To our great surprise, we were greeted by a most friendly, young Russian immigrations officer and went through immigration in only 10 minutes. Even the luggage was already on the belt by the time we got there … with one exception—one of my bags was missing! Maybe it had gotten lost in the jam of hundreds of suitcases, duffel bags and other luggage turning on a far-too-small belt and falling off on both sides? Will I ever see my bag again? Surprise, surprise: The next evening, it arrives, sealed and in good shape at our majestic (with the grandeur of the ‘50s communist architecture—which, looking at it today, reminds us more of tiered or layered white wedding cakes) Ukraina Hotel! Along with a number of important buildings here, such as the Moscow University and the Russian Foreign Ministry, it is one out of the 7(how befitting!!) imperial communist wedding-cake-like buildings of Moscow.)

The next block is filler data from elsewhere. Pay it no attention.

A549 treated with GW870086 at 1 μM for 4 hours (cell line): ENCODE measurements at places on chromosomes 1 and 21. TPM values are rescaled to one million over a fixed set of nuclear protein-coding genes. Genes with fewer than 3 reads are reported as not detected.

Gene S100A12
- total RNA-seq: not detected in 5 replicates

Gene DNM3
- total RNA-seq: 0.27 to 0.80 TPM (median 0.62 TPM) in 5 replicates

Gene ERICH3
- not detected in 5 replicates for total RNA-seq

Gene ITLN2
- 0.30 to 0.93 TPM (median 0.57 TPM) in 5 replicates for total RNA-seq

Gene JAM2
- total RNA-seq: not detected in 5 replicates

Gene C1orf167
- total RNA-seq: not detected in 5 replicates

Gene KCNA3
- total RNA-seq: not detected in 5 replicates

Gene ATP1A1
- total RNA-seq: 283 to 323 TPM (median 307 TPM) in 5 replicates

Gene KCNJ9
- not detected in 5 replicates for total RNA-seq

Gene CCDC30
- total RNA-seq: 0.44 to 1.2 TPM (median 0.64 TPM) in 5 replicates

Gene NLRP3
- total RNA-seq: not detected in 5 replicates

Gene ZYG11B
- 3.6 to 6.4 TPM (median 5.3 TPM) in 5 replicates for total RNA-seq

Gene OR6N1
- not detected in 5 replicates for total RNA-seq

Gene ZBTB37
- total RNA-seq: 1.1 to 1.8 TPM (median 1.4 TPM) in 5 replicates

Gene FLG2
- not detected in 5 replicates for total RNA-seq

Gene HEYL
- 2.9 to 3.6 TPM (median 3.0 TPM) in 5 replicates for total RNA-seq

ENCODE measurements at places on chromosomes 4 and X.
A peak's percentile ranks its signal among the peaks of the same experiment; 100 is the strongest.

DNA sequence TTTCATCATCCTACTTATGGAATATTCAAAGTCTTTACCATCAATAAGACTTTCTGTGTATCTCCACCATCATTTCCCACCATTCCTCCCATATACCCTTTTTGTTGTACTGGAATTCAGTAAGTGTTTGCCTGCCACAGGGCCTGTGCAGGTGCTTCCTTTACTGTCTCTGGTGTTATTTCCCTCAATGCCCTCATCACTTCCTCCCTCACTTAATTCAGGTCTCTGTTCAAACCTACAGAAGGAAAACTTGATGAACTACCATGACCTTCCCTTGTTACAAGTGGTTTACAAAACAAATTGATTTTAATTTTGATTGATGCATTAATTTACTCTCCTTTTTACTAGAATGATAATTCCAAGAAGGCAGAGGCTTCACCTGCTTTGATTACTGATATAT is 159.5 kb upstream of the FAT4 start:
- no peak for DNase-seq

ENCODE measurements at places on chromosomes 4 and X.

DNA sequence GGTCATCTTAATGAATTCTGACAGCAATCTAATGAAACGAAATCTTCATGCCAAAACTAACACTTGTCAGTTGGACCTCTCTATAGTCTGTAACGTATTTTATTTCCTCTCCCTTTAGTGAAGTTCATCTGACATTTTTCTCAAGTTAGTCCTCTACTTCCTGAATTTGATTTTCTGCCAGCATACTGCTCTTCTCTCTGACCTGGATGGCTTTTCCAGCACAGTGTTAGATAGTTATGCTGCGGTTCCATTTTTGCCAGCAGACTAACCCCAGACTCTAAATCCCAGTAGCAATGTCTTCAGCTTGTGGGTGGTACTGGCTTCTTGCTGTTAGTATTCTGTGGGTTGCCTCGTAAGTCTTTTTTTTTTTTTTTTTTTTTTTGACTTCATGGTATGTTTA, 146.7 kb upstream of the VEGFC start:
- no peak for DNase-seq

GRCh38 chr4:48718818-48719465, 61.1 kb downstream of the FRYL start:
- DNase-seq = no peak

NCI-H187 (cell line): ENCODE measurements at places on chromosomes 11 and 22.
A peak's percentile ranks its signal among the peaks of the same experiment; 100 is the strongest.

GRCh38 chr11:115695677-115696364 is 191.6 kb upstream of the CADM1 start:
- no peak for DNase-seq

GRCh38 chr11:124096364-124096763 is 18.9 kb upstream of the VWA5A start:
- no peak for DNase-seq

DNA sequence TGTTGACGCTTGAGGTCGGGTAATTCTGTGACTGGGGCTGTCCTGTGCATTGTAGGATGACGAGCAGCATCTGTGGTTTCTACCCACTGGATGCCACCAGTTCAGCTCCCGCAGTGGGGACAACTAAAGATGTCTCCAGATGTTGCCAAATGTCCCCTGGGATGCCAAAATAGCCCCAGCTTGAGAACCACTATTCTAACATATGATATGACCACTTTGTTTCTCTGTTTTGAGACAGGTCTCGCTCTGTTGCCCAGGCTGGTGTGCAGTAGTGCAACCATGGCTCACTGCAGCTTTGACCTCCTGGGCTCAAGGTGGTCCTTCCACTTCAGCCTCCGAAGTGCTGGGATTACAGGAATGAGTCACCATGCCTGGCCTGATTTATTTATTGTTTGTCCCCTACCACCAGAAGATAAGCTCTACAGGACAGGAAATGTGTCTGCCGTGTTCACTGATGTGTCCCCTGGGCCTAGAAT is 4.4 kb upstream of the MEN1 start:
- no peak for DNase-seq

Our driver, from the Bulgarian embassy, had an ancient but very reliable Lada, and we would soon find out how helpful our Bulgarian friends in Moscow would end up being!
In any case, in their own way, things seem to work here.